WARNING: This is for advanced users only! All others should use the Setup program described above.
Here is a brief overview of how to install Condor manually without using the provided GUI-based setup program:
The Condor service can be installed and removed using the sc.exe tool, which is included in Windows XP and Windows 2003 Server. The tool is also available as part of the Windows 2000 Resource Kit.
Installation can be done as follows:
sc create Condor binpath= c:\condor\bin\condor_master.exe
To remove the service, use:
sc delete Condor
CONDOR_CONFIG should point to the condor_config file. In this version of Condor, it must reside on the local disk.
RELEASE_DIR should point to the directory where Condor is installed. This
C:\Condor, and again, this must reside on the
These files currently must reside on the local disk for a variety of reasons. Advanced Windows users might be able to put the files on remote resources. The main concern is twofold. First, the files must be there when the service is started. Second, the files must always be in the same spot (including drive letter), no matter who is logged into the machine.
Note also that when installing manually, you will need to create the directories that Condor will expect to be present given your configuration. This normally is simply a matter of creating the log, spool, and execute directories.
After the installation of Condor is completed, the Condor service must be started. If you used the GUI-based setup program to install Condor, the Condor service should already be started. If you installed manually, Condor must be started by hand, or you can simply reboot. NOTE: The Condor service will start automatically whenever you reboot your machine.
To start Condor by hand:
Or, alternatively you can enter the following command from a command prompt:
net start condor
Run the Task Manager (Control-Shift-Escape) to check that Condor services are running. The following tasks should be running:
Also, you should now be able to open up a new cmd (DOS prompt) window, and the Condor bin directory should be in your path, so you can issue the normal Condor commands, such as condor_q and condor_status.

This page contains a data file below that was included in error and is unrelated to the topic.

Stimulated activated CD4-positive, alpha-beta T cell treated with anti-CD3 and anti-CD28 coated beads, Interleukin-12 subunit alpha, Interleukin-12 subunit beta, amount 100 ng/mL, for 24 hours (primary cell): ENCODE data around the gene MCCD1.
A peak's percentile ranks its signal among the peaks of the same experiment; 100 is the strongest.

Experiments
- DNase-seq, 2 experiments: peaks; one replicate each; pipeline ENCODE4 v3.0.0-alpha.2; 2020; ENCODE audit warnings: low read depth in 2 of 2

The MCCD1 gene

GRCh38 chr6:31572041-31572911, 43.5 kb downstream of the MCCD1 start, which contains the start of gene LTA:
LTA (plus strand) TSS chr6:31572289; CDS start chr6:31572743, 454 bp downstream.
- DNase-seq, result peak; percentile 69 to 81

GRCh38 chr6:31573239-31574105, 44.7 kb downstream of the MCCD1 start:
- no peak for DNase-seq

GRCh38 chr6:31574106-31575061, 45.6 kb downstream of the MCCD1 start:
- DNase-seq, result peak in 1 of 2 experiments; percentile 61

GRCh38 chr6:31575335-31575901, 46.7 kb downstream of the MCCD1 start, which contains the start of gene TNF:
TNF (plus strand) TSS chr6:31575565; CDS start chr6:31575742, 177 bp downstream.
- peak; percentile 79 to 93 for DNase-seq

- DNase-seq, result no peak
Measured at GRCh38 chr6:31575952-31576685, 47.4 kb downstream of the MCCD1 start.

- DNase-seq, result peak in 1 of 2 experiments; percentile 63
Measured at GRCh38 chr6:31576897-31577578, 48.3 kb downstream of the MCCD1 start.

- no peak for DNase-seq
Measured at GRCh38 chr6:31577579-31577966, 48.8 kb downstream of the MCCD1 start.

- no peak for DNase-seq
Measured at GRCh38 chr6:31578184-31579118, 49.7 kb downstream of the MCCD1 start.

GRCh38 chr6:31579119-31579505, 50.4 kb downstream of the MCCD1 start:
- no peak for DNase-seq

Once Condor services are running, try submitting test jobs. Example 2 within section 2.5.1 on page presents a vanilla universe job.
RPMs are available in Condor Version 7.6.10. We provide a Yum repository, as well as installation and configuration in one easy step. This RPM installation is currently available for Red Hat-compatible systems only. As of Condor version 7.5.1, the Condor RPM installs into FHS locations.
Yum repositories are at http://www.cs.wisc.edu/condor/yum/ . The repositories are named to distinguish stable releases from development releases and by Red Hat version number. The 4 repositories are:
Here are an ordered set of steps that get Condor running using the RPM.
cd /etc/yum.repos.d wget http://www.cs.wisc.edu/condor/yum/repo.d/condor-stable-rhel5.repoNote that this step need be done only once; do not get the same repository more than once.
yum install condorFor 64-bit machines:
yum install condor.x86_64
/sbin/service condor start
Debian packages are available in Condor Version 7.6.10. We provide an APT repository, as well as installation and configuration in one easy step. These Debian packages of Condor are currently available for Debian 4 (Etch) and Debian 5 (Lenny). As of Condor version 7.5.1, the Condor Debian package installs into FHS locations.
The Condor APT repositories are specified at http://www.cs.wisc.edu/condor/debian/ . See this web page for repository information.
Here are an ordered set of steps that get Condor running.
deb http://www.cs.wisc.edu/condor/debian/stable/ etch contrib deb http://www.cs.wisc.edu/condor/debian/development/ etch contrib deb http://www.cs.wisc.edu/condor/debian/stable/ lenny contrib deb http://www.cs.wisc.edu/condor/debian/development/ lenny contribNote that this step need be done only once; do not add the same repository more than once.
apt-get update apt-get install condor
Then, if any configuration changes are made, restart Condor with
The CondorView Client contrib module is used to automatically generate World Wide Web pages to display usage statistics of a Condor pool. Included in the module is a shell script which invokes the condor_stats command to retrieve pool usage statistics from the CondorView server, and generate HTML pages from the results. Also included is a Java applet, which graphically visualizes Condor usage information. Users can interact with the applet to customize the visualization and to zoom in to a specific time frame. Figure 3.2 on page is a screen shot of a web page created by CondorView. To get a further feel for what pages generated by CondorView look like, view the statistics for the University of Wisconsin-Madison pool by visiting the URL http://condor-view.cs.wisc.edu/condor-view-applet.
After unpacking and installing the CondorView Client, a script named make_stats can be invoked to create HTML pages displaying Condor usage for the past hour, day, week, or month. By using the Unix cron facility to periodically execute make_stats, Condor pool usage statistics can be kept up to date automatically. This simple model allows the CondorView Client to be easily installed; no Web server CGI interface is needed.
POOL_HISTORY_DIR = /full/path/to/directory/to/store/historical/data KEEP_POOL_HISTORY = True